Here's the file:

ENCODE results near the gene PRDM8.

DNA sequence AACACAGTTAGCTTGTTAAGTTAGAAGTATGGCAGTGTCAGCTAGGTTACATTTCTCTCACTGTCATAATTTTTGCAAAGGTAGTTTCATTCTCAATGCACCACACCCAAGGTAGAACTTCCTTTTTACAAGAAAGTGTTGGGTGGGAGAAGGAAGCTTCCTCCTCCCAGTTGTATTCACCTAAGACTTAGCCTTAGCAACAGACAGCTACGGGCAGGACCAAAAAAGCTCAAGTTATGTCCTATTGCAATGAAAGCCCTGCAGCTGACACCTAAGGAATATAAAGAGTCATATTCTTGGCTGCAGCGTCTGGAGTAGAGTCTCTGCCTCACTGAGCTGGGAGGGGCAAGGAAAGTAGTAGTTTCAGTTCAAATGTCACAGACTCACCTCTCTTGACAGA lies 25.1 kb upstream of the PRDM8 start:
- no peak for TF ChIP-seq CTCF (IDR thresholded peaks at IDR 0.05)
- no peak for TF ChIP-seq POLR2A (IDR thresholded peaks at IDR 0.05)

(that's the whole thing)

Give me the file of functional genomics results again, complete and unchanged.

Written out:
ENCODE results near the gene PRDM8.

DNA sequence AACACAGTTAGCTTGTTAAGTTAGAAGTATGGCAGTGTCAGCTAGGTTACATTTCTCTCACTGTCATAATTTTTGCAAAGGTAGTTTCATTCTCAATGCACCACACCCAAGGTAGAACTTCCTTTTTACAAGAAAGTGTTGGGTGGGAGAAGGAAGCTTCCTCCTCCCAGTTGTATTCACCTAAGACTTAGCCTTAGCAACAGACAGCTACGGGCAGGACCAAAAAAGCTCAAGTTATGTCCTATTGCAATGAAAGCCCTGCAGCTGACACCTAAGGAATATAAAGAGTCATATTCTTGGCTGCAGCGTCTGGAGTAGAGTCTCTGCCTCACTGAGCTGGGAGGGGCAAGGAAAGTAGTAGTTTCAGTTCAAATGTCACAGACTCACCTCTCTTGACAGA lies 25.1 kb upstream of the PRDM8 start:
- no peak for TF ChIP-seq CTCF (IDR thresholded peaks at IDR 0.05)
- no peak for TF ChIP-seq POLR2A (IDR thresholded peaks at IDR 0.05)